Brent Slips below $105
Brent crude slipped under $105 a barrel on Monday, dropping from a one-week high hit on Friday, as U.S. intervention in Iraq eased concerns over the risk of disruption to supply from OPEC's second-largest producer.
* U.S. conducts air strikes on Islamic State targets in north Iraq
* Oil output in Iraqi Kurdistan unaffected by incursion
* Iraqi Kurdistani oil firms pull out staff due to conflict
Analysts have said that U.S. air strikes on Islamic State targets in northern Iraq over the weekend could help enforce stability in the country, curbing the risk of supply disruptions. Iraqi Kurdistan said on Friday that its oil output remained unaffected.
"For this week, there's going to be one word on traders' lips, and that word is 'Iraq'," said Ben Le Brun, a market analyst at OptionsXpress in Sydney.
September Brent crude dropped 5 cents to $104.97 a barrel by 0642 GMT. The contract jumped more than $1 to hit a weekly high of $106.85 on Friday before settling 42 cents lower.
U.S. crude gained 12 cents to $97.77 a barrel.
Oil is balancing between potential short-term supply disruptions, which so far have not materialised, versus long-term supply growth prospects, said Mark Keenan, head of commodities research Asia at Societe Generale (SGE.SG).
Prompt Brent prices are unlikely to move higher unless there's a significant disruption in supply, he said, although prices have risen in the future months because of concerns about future output growth.
"Possibly for the first time in history, you've got geopolitical risks affecting long-term prices more than short-term prices which is obviously unusual," Keenan said.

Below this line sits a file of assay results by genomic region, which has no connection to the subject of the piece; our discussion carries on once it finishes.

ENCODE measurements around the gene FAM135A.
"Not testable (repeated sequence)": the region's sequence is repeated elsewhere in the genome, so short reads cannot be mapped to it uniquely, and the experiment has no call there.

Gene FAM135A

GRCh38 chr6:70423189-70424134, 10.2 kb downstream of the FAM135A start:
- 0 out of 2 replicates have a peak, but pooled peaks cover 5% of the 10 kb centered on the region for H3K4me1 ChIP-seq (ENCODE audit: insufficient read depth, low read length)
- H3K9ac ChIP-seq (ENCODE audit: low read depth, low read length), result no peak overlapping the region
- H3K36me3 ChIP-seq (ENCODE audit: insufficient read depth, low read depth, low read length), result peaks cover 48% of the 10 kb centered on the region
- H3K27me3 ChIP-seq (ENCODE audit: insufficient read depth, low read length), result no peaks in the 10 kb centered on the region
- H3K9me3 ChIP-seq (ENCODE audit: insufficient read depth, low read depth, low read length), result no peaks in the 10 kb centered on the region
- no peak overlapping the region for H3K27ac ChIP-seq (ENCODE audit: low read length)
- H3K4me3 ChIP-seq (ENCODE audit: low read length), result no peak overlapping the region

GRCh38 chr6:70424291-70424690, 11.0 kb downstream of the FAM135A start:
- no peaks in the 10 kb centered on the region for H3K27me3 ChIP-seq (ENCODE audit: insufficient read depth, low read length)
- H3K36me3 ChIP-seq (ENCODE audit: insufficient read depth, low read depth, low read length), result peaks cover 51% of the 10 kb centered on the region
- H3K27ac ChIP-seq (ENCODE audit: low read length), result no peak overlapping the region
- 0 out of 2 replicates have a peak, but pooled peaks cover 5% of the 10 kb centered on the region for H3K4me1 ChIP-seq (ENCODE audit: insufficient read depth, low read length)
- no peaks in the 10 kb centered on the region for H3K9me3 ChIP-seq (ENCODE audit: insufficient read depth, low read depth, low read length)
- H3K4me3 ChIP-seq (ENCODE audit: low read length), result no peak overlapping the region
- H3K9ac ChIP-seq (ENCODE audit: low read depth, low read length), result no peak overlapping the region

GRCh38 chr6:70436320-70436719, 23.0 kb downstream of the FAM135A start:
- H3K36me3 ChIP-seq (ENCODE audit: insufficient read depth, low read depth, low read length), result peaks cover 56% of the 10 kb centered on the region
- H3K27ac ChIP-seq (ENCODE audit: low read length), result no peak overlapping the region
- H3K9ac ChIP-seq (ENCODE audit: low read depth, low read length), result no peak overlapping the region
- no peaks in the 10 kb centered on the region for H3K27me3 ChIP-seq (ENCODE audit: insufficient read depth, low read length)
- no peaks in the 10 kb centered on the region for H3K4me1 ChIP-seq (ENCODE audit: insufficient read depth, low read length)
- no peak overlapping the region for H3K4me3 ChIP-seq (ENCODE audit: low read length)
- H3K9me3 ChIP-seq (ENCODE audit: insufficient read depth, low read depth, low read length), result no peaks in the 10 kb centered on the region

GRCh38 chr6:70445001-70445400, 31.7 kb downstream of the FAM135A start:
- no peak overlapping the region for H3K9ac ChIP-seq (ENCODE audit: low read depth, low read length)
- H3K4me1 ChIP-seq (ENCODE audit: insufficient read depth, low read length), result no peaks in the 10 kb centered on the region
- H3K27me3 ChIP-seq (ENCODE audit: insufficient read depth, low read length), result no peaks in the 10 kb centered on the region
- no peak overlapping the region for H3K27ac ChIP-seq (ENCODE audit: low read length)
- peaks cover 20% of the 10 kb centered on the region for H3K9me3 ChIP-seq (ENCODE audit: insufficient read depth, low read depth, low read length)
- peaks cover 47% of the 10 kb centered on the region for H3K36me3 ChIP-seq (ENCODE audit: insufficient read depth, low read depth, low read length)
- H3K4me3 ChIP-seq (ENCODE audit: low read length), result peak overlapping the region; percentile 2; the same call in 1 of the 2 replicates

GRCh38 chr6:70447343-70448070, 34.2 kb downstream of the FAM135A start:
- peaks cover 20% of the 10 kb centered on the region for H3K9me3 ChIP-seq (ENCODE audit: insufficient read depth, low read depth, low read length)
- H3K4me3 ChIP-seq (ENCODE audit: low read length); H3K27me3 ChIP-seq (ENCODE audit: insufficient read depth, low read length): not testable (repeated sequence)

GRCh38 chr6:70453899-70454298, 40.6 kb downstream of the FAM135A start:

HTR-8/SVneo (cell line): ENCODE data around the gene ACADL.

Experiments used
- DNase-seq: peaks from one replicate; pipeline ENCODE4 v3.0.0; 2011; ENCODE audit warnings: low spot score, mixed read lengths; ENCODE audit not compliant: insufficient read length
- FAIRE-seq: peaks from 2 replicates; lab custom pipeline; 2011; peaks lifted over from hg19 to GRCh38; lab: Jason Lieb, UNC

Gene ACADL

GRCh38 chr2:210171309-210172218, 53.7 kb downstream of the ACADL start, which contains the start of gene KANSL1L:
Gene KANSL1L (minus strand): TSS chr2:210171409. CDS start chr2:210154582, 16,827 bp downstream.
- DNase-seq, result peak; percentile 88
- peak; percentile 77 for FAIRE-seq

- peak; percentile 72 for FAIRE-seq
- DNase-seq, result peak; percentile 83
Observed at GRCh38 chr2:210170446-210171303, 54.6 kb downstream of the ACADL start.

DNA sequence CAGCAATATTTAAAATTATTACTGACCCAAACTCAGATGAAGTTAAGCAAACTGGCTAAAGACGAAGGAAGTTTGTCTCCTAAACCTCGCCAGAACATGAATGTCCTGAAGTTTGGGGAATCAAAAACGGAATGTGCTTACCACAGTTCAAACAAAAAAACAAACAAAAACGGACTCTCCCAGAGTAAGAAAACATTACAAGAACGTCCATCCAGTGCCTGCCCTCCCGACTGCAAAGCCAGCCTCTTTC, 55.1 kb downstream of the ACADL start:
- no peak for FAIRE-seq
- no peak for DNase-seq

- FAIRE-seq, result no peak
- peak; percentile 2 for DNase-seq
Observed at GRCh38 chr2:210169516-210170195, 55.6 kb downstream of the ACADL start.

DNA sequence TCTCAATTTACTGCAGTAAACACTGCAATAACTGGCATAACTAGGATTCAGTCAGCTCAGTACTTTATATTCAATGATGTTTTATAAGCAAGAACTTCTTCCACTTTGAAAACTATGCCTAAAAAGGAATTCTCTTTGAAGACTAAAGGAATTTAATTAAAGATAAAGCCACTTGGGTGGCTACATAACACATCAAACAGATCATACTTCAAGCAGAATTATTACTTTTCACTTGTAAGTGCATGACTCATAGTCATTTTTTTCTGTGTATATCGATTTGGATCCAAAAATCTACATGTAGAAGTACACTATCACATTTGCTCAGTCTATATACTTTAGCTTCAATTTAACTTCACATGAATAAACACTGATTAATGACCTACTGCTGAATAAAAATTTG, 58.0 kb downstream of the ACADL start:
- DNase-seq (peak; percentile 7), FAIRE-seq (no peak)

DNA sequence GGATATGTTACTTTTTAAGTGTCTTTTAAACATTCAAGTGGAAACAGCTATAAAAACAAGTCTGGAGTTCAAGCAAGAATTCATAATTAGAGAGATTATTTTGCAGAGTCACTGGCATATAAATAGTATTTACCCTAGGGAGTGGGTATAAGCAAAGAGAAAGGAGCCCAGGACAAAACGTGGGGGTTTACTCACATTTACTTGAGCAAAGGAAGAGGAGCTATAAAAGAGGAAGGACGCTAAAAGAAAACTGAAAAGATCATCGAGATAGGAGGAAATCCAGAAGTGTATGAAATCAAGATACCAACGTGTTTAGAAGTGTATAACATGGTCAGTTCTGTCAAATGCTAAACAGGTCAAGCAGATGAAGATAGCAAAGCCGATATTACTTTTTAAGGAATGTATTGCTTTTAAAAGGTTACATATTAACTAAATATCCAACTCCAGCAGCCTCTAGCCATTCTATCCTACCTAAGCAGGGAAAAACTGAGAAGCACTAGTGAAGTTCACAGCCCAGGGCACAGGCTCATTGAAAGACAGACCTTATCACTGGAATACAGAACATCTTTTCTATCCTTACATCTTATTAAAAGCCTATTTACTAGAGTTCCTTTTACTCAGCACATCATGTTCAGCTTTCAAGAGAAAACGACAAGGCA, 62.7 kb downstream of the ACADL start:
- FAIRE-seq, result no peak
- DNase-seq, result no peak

Last week, Brent rose to a premium over immediate prices for the first time since 2012 on long-term supply concerns over tensions in Iraq, Libya and Ukraine.
Iraq's oil exports from the south remain at near record levels and the Kurdistan Regional Government's (KRG) oil pipeline via Turkey is operating normally and pumping 120,000 barrels per day (bpd) of crude oil despite an advance by Islamic State fighters in northern Iraq. "The Kirkuk pipeline was already down in March this year," Keenan said, adding that Kurdish crude oil exports via Turkey have largely remained unsold in the international markets. "So it's not really internationally available crude anyway," he said.
But the instability has prompted oil companies in Iraq and Iraqi Kurdistan to withdraw staff and raised doubts about whether Iraq will be able to raise output on the long run.
An increase in OPEC production in July has also weighed on prompt Brent. OPEC said the group managed to increase output in July despite violence in Iraq and Libya, pointing to more comfortable global supplies. The group also trimmed its 2014 global oil demand growth forecast for a second consecutive month.
U.S. crude futures remained supported, with immediate prices higher than those in future months, supported by low inventories at its delivery point in Cushing, Oklahoma. Cushing inventories fell to minimal operating levels after new pipeline capacities started diverting oil from Mid-west to the gulf coast earlier this year.
(By Florence Tan)